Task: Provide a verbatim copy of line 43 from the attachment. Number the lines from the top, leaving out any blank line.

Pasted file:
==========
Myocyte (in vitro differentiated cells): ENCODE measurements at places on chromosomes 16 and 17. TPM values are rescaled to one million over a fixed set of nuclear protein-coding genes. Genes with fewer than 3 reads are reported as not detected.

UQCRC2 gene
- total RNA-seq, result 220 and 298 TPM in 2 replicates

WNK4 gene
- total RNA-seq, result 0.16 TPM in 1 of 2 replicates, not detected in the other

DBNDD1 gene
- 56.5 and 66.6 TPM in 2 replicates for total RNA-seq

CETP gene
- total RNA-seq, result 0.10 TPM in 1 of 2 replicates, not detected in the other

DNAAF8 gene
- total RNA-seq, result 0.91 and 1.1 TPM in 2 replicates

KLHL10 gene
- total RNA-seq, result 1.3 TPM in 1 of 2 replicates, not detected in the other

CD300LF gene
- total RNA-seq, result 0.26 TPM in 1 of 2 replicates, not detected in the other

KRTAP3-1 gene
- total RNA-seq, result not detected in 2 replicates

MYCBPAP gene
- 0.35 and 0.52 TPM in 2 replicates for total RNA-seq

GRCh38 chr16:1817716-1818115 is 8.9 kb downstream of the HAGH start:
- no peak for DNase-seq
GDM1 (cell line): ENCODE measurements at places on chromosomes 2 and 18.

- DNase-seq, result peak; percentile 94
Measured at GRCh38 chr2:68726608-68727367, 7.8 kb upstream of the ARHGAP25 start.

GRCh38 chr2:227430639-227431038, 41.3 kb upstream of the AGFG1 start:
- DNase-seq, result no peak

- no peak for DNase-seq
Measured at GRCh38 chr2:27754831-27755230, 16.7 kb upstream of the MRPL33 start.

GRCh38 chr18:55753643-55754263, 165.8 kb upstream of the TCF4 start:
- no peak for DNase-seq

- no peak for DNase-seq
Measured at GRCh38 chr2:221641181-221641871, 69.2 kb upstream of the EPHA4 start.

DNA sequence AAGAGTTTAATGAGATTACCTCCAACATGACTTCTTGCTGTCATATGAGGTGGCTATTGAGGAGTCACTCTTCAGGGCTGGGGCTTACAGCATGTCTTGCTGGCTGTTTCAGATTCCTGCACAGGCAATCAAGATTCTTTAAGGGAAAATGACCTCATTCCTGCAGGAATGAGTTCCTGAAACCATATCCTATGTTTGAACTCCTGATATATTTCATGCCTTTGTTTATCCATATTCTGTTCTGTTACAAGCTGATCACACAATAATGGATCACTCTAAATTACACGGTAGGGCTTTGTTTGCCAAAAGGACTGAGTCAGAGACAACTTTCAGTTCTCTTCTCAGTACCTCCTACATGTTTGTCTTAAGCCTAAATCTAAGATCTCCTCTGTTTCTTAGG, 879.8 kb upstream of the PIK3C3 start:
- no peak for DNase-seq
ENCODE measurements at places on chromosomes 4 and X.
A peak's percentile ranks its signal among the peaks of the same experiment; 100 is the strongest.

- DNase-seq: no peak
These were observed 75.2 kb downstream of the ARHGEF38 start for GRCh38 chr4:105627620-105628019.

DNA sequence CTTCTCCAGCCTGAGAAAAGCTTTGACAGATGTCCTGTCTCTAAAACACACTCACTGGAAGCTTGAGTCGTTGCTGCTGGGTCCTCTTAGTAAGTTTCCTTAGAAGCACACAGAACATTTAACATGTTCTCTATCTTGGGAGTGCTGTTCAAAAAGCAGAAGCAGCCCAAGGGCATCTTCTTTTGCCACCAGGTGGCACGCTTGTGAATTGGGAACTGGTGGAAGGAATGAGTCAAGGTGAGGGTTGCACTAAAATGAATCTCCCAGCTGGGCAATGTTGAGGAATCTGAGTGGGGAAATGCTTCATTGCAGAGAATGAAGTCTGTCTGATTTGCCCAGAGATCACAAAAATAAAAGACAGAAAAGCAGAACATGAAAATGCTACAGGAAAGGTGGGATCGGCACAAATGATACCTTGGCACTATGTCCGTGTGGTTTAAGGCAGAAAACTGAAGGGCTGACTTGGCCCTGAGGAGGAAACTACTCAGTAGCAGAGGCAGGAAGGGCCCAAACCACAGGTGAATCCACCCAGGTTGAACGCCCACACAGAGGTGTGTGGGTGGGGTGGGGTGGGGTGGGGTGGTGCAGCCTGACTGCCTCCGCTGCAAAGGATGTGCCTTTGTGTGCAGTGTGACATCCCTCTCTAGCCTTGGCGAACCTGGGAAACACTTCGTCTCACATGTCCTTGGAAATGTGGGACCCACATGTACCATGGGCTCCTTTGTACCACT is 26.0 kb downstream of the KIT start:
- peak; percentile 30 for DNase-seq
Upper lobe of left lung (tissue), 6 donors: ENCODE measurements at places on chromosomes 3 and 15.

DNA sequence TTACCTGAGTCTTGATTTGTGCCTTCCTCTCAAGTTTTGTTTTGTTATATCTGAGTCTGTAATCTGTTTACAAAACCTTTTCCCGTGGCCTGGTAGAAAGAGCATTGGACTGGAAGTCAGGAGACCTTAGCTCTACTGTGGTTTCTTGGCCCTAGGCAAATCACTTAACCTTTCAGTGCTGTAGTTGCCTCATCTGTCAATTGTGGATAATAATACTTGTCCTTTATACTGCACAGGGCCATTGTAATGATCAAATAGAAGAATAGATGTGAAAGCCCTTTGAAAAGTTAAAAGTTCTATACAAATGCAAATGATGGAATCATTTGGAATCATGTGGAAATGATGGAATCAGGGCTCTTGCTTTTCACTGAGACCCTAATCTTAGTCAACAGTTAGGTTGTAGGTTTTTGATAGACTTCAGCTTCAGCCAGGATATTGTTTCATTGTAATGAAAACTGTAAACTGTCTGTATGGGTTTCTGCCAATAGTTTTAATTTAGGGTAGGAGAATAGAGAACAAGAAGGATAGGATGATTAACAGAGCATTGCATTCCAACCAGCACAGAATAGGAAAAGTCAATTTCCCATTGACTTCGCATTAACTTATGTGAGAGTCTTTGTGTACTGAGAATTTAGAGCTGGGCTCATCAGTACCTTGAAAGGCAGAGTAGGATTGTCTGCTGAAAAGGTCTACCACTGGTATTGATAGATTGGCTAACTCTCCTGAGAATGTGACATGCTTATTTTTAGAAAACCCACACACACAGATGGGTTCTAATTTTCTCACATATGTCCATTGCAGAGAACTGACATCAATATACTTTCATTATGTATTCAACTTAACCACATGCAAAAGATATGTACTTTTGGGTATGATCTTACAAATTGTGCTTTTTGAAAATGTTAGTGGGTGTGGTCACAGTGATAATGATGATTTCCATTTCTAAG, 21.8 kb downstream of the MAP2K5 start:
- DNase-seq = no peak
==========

- DNase-seq = no peak